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The American Experience

People & Events

Elisha Gray



Elisha Gray Timing is everything. Elisha Gray knew all too well just how true that old adage could be. On February 14, 1876, the day that Alexander Graham Bell filed an application for a patent for his version of the telephone, Elisha Gray applied for a caveat announcing his intention to file a claim for a patent for the same invention within three months. A caveat was a confidential, formal declaration made by an inventor stating his intention to file a patent on an idea yet to be perfected. Caveats were filed as a means of protecting an idea from being usurped by fellow inventors.

On the basis of its earlier filing time -- a mere few hours -- and on the subtle distinctions between a caveat and an actual patent application, the U.S. Patent Office awarded Bell, not Gray, the patent for the telephone. The coincidental nature of the separate filings spurred a good amount of controversy. Indeed, in the legal proceedings that followed, the claims of Gray and Bell came into direct conflict. In each instance Bell emerged victorious.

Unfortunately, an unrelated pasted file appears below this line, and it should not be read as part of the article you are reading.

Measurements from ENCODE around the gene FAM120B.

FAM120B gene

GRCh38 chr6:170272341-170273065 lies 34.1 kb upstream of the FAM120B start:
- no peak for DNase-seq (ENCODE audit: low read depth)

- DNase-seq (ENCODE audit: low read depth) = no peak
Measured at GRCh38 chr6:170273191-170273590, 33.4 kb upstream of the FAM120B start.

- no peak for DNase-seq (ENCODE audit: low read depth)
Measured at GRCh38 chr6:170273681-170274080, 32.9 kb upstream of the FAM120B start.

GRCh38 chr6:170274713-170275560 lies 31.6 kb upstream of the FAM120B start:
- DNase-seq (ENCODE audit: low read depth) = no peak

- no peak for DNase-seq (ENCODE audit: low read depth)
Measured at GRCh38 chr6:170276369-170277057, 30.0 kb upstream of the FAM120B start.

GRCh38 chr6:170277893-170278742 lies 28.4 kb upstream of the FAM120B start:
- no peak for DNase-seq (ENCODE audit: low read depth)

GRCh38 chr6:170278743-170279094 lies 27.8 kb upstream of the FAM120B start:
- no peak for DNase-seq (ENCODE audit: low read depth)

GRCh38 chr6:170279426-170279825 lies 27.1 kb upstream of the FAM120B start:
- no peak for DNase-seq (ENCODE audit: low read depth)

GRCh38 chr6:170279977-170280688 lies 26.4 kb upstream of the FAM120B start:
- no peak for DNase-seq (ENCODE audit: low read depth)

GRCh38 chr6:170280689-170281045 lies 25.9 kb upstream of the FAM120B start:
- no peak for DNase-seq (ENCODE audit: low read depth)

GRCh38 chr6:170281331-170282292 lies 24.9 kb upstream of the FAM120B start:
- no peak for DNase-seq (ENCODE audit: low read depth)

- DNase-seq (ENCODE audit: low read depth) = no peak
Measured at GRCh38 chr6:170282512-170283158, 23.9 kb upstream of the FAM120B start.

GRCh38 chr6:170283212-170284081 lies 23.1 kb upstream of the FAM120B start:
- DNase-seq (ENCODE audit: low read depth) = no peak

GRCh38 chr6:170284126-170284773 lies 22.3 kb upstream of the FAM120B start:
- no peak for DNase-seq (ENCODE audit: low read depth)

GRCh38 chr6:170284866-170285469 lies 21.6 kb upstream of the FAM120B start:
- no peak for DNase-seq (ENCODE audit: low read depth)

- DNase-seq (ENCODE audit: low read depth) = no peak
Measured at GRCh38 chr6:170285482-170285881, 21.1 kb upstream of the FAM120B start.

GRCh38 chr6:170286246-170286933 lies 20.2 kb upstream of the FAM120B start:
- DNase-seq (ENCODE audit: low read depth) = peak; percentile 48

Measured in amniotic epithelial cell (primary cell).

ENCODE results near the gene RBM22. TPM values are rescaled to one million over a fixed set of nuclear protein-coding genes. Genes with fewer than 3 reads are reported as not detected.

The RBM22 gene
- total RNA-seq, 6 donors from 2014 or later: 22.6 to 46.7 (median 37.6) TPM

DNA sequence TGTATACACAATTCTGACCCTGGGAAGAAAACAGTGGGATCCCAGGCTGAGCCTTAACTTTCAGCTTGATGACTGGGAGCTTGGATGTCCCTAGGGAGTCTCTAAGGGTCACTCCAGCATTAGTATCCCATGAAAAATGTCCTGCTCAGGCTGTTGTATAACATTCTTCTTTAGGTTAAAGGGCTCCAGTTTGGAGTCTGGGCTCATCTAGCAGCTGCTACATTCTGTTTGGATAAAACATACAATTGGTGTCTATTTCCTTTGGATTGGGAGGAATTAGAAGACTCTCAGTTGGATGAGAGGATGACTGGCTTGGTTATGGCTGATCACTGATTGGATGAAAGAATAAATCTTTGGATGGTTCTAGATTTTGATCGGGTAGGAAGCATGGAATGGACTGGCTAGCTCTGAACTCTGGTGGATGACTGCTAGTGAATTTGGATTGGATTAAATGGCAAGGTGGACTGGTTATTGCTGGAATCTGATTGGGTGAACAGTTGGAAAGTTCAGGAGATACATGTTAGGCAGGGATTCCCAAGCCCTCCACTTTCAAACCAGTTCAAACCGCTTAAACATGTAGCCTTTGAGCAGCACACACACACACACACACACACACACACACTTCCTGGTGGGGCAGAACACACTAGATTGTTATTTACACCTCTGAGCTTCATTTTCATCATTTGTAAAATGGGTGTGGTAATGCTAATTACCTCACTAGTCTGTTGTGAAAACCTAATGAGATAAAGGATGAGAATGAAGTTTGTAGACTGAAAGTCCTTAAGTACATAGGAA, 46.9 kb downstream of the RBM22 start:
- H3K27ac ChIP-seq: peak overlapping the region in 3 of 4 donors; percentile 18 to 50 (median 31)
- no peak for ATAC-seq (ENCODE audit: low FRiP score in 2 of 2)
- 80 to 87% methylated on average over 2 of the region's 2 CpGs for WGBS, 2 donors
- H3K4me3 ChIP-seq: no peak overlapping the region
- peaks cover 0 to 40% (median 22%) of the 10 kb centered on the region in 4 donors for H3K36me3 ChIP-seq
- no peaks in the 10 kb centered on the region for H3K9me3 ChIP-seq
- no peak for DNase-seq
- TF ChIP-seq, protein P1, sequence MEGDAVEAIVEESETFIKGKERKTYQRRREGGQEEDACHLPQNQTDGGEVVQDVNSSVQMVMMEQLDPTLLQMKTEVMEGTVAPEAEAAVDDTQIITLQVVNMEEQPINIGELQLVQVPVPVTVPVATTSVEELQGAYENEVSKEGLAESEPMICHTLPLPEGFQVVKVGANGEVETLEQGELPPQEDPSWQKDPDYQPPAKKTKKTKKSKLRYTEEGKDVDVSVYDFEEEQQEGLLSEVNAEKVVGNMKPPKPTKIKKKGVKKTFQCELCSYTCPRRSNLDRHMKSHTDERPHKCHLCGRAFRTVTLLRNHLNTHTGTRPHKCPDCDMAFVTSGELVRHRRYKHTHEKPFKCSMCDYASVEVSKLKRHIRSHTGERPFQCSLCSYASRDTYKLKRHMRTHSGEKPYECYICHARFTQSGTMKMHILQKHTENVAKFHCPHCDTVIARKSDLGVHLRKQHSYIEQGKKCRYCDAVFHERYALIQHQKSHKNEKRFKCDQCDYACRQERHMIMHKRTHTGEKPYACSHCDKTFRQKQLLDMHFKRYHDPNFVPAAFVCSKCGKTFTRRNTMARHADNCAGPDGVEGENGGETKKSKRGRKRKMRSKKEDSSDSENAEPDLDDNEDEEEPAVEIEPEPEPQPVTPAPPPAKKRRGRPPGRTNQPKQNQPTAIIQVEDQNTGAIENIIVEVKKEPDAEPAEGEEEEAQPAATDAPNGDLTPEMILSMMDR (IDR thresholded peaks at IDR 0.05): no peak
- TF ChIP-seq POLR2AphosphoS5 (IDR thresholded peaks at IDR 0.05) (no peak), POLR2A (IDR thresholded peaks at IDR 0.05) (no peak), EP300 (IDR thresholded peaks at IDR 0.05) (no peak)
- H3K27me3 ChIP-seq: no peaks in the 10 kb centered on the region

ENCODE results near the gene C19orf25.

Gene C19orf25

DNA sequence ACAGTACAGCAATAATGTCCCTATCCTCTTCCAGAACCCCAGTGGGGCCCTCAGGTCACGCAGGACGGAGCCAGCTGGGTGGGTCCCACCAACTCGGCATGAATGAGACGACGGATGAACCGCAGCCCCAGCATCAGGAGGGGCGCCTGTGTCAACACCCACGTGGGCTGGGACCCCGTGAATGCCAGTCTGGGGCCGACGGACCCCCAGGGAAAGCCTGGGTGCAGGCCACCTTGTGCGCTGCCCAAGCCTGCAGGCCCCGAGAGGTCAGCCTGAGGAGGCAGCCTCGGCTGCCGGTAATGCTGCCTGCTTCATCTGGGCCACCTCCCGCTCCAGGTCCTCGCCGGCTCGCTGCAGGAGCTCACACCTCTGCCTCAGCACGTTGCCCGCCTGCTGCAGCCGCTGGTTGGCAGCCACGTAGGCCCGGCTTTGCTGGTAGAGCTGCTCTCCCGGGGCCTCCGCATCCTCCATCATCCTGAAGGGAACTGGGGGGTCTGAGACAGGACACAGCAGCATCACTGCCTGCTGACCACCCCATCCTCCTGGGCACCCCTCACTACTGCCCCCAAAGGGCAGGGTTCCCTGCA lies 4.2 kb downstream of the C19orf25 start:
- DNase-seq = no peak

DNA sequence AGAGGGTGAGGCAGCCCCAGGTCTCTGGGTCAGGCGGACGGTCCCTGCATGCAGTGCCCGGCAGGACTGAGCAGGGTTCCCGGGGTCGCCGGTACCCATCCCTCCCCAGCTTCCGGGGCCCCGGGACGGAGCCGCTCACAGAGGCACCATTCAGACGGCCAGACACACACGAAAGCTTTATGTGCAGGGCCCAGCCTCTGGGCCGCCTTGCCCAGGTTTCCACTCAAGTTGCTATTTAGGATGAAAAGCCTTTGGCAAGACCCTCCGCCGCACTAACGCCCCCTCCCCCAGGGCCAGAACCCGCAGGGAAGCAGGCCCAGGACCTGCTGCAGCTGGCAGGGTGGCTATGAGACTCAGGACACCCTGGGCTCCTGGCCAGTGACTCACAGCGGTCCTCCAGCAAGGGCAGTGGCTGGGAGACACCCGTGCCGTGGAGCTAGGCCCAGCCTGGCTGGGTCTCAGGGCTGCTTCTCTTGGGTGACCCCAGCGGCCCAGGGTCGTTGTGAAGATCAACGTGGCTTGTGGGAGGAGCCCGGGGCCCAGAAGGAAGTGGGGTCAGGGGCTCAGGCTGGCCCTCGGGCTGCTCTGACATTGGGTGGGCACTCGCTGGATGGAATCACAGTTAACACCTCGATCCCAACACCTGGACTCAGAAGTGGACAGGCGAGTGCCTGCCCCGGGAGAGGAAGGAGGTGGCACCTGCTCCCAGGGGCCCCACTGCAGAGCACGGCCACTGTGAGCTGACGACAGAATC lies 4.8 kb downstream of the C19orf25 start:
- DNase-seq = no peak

Gray's second place showing in the race to lay claim to the invention of the telephone did not tarnish his professional reputation however. In 1880 he was named professor of dynamic electricity at Oberlin College in Ohio, where he taught with distinction. Gray died in Newtonville, Massachusetts, in 1901. Discovered among his belongings was a note indicating a lingering disappointment concerning the telephone. It read, in part, "The history of the telephone will never be fully written.... It is partly hidden away ... and partly lying on the hearts and consciences of a few whose lips are sealed -- some in death and others by a golden clasp whose grip is even tighter."

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